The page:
Your gateway to a wide range of natural resources information and associated maps

Victorian Resources Online

An6 - Balliang Creek - Dryland Salting

This information has been developed from this publication:

  • Sites of Geological and Geomorphological Significance in the Western Region of Melbourne (1986) by Neville Rosengren
Geological heritage sites, including sites of geomorphological interest and volcanic heritage sites, are under regular revision by the Geological Society of Australia, especially in the assessment of significance and values. Reference should be made to the most recent reports. See the Earth Science Heritage (external link) section of the Geological Society of Australia website for details of geological heritage reports, and a bibliography.

Location:Anakie - 685036. Shire of Corio. West of Bacchus Marsh - Geelong road 9 km northeast of Anakie.


Bacchus Marsh - Geelong road.


Private land.

Site Description:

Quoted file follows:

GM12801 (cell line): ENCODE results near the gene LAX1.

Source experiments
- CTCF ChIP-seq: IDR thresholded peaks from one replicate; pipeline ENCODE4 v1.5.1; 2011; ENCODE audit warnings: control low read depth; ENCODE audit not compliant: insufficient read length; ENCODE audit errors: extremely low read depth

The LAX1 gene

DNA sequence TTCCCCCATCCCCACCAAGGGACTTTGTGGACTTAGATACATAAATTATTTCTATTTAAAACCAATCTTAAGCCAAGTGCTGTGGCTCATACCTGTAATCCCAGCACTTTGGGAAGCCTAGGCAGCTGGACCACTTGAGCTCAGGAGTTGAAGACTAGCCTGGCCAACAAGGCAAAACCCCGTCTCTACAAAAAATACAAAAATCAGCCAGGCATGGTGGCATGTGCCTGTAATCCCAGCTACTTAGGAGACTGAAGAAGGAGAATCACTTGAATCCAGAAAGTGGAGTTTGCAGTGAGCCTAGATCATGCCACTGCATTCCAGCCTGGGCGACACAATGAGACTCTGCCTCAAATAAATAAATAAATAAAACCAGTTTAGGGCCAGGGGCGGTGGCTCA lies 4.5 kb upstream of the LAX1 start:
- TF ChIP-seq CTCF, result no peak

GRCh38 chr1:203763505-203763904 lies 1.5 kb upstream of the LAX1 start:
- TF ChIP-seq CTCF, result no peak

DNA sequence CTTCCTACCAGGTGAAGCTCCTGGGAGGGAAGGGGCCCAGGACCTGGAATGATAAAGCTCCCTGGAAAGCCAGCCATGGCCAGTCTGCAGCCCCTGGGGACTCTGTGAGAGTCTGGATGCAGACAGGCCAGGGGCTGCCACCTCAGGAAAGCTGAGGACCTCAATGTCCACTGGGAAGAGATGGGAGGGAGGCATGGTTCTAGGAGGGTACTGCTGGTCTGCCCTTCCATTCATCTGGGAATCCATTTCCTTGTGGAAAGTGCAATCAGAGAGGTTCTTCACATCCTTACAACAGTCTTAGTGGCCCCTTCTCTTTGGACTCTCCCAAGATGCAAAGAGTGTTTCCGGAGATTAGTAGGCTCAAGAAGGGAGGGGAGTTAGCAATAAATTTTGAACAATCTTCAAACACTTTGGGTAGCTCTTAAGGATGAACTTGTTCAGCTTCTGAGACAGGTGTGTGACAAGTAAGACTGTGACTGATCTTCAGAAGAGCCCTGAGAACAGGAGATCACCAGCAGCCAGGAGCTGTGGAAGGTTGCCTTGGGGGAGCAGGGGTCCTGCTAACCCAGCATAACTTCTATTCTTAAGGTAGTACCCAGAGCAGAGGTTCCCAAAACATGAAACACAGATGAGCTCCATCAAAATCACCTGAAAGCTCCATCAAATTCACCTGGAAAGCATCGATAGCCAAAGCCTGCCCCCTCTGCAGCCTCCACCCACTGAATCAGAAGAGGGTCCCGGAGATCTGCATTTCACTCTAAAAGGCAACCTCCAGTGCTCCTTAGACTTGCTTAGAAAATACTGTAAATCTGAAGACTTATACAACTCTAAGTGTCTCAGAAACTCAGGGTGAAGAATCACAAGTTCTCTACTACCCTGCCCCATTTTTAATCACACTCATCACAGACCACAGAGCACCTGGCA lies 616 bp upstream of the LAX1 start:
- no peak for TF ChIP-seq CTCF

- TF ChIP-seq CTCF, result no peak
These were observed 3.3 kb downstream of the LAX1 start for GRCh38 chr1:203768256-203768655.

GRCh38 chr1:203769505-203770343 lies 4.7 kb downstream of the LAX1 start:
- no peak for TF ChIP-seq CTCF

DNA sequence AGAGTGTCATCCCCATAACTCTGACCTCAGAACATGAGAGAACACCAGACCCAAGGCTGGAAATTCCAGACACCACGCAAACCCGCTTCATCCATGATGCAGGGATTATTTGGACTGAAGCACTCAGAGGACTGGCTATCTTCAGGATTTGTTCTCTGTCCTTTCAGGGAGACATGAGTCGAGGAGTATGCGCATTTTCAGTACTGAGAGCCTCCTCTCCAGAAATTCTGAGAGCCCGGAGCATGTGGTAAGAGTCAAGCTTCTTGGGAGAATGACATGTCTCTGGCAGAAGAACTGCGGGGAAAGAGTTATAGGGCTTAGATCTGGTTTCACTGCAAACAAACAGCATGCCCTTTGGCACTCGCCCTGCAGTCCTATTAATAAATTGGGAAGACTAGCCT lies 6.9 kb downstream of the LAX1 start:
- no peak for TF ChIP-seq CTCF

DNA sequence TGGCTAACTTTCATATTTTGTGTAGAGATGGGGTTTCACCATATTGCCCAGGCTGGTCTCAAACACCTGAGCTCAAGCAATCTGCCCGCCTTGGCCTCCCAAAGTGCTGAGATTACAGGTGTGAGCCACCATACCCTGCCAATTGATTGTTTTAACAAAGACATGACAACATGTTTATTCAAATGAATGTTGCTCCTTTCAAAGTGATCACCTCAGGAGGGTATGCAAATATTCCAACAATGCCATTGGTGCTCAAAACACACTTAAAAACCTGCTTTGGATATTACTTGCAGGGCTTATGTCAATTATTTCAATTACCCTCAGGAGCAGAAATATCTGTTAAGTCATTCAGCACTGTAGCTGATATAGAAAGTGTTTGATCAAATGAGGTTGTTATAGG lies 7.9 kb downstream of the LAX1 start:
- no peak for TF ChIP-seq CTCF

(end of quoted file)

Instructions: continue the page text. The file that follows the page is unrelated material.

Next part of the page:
The site includes a sector of a small unnamed tributary of Little River which has been considerably affected by dryland salting. The stream occupies a shallow valley north of a low granite ridge and flows across granitic sands and weathered basalt in a channel which has been in part artificially straightened and deepened. The salted land lies adjacent to the channel and consists of unvegetated elongated pans with an encrustion of salt and mud. The salting has been noticed for over 50 years and the salt affected area has steadily increased in size. It appears to be a result of a rise in a saline body of groundwater residing in a basalt aquifer; this rise occasioned by a reduction in the transpiration rate due to extensive clearing of tree vegetation in the groundwater catchment that feeds the stream.


Regional. The salting is typical of the response of many soils in moderate to low rainfall areas of Victoria which have experienced a rise in the saline water table following extensive deforestation. This is the most extreme case of dryland salting noted in the study area.


Class 3. Intensive research has been carried out in Victoria in recent years into the nature and causes of dryland salting. No simple short-term solution is as yet available to arrest the spread of salting in these conditions.


Dyring J (1980)
Page top